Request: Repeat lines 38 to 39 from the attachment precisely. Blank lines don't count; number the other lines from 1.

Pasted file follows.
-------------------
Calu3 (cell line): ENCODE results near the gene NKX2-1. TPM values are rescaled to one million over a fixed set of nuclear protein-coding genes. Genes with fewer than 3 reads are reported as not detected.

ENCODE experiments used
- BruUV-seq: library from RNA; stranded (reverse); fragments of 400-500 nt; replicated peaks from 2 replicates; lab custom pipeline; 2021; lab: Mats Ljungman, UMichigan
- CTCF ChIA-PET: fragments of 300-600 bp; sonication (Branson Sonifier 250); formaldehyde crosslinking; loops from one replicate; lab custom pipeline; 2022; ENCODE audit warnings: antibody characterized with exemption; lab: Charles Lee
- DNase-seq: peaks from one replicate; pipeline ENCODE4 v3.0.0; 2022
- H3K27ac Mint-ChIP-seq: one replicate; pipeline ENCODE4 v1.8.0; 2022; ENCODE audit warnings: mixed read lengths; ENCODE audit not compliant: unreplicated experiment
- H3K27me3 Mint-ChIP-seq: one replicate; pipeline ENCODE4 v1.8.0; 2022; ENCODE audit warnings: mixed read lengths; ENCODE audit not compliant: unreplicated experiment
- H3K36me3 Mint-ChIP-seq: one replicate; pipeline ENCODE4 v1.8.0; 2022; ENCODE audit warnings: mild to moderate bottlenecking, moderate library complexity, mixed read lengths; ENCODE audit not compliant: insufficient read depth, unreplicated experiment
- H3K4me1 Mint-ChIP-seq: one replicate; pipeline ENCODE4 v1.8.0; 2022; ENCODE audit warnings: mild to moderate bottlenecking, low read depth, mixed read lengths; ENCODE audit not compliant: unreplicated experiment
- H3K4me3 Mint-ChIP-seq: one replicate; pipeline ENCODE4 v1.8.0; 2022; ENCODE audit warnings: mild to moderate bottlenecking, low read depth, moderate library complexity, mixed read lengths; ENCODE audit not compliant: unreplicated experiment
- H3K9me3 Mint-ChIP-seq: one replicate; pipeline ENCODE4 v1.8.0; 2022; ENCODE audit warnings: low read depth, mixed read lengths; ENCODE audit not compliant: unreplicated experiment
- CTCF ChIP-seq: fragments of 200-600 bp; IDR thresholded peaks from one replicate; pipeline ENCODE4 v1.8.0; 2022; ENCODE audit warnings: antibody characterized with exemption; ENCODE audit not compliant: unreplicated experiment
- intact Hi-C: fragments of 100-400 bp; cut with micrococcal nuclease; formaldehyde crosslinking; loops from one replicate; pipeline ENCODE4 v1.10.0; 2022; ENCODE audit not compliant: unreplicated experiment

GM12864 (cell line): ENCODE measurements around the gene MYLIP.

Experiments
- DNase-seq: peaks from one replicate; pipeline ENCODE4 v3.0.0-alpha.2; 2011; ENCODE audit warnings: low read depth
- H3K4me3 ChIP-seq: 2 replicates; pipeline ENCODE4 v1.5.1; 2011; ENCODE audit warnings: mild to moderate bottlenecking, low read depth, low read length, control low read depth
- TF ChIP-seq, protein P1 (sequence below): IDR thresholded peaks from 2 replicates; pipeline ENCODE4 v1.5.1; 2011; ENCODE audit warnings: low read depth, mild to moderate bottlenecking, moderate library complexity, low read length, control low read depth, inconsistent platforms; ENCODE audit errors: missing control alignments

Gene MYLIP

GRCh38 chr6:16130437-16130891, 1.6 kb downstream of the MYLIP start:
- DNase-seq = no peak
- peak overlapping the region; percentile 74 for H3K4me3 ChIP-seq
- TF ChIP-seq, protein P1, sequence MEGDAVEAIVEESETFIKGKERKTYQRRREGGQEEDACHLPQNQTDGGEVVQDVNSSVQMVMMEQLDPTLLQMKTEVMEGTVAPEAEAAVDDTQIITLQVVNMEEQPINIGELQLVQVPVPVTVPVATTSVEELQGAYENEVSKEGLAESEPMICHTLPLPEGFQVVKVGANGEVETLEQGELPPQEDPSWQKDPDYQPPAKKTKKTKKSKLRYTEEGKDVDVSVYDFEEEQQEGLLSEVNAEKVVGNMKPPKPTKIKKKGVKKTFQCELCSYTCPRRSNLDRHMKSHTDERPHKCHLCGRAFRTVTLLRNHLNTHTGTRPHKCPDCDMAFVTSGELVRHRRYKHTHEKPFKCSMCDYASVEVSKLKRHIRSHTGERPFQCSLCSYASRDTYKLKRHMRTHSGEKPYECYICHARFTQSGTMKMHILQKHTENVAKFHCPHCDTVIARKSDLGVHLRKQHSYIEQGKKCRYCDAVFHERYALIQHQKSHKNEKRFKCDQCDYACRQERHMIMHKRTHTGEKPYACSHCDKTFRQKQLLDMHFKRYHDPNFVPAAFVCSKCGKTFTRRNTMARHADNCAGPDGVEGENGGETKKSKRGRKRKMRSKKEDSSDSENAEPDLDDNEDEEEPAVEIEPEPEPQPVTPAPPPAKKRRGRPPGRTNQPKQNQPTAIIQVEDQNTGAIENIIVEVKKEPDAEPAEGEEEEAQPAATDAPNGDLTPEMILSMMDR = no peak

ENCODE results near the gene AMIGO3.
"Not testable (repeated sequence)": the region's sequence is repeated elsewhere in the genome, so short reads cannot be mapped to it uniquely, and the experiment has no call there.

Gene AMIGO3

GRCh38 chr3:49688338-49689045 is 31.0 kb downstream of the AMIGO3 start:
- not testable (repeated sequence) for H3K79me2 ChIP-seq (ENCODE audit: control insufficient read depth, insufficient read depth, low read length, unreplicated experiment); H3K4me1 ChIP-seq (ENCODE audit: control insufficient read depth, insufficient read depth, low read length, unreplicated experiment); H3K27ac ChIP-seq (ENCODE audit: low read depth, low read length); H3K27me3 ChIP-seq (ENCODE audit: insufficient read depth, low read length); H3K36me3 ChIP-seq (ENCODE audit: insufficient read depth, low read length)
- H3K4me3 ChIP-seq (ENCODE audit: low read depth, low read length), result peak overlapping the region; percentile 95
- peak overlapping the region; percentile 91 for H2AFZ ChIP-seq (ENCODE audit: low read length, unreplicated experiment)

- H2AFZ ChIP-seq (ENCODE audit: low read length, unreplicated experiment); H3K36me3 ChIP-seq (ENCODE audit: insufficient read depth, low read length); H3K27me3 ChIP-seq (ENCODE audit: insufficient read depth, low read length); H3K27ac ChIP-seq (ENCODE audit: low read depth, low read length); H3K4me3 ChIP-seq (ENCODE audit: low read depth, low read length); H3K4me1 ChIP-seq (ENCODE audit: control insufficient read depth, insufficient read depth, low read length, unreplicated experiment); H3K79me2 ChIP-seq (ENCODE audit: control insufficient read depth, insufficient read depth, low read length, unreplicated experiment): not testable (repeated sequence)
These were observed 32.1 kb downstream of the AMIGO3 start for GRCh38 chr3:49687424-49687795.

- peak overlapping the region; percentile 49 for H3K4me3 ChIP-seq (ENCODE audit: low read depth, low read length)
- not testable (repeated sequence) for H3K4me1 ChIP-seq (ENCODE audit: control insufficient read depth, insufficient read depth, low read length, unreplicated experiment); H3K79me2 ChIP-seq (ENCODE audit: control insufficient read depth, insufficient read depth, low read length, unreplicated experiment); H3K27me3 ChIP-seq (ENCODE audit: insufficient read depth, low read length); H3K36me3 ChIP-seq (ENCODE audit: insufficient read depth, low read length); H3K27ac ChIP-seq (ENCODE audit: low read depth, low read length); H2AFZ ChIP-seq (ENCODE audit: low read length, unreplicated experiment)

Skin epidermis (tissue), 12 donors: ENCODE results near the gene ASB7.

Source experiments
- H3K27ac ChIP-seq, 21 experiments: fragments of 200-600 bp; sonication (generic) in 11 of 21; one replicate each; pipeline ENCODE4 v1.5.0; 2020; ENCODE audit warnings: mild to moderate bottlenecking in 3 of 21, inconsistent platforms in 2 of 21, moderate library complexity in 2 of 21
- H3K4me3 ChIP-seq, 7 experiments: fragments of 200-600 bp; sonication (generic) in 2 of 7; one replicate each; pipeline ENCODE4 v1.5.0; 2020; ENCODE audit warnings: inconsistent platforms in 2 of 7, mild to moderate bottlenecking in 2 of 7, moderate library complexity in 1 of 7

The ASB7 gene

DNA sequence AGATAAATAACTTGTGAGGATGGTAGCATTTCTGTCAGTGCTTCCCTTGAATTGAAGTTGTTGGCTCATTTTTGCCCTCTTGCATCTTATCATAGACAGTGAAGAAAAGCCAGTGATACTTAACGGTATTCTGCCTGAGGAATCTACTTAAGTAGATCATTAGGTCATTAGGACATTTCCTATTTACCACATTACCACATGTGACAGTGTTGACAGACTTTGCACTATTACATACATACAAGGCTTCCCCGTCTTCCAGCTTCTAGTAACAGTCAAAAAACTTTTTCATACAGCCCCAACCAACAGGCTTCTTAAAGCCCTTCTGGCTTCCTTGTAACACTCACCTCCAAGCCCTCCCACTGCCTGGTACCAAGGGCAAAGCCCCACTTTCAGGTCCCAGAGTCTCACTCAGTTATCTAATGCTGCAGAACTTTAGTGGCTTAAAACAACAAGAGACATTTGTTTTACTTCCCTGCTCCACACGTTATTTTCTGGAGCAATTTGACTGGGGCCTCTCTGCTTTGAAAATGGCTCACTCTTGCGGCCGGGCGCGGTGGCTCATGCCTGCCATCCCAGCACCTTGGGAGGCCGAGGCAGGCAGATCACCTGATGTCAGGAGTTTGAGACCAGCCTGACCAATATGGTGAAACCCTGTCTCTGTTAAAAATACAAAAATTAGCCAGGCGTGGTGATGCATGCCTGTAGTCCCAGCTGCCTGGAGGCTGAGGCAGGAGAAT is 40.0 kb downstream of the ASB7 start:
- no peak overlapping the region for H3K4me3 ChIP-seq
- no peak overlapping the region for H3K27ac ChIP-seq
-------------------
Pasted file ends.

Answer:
- H3K4me3 ChIP-seq, 7 experiments: fragments of 200-600 bp; sonication (generic) in 2 of 7; one replicate each; pipeline ENCODE4 v1.5.0; 2020; ENCODE audit warnings: inconsistent platforms in 2 of 7, mild to moderate bottlenecking in 2 of 7, moderate library complexity in 1 of 7

The ASB7 gene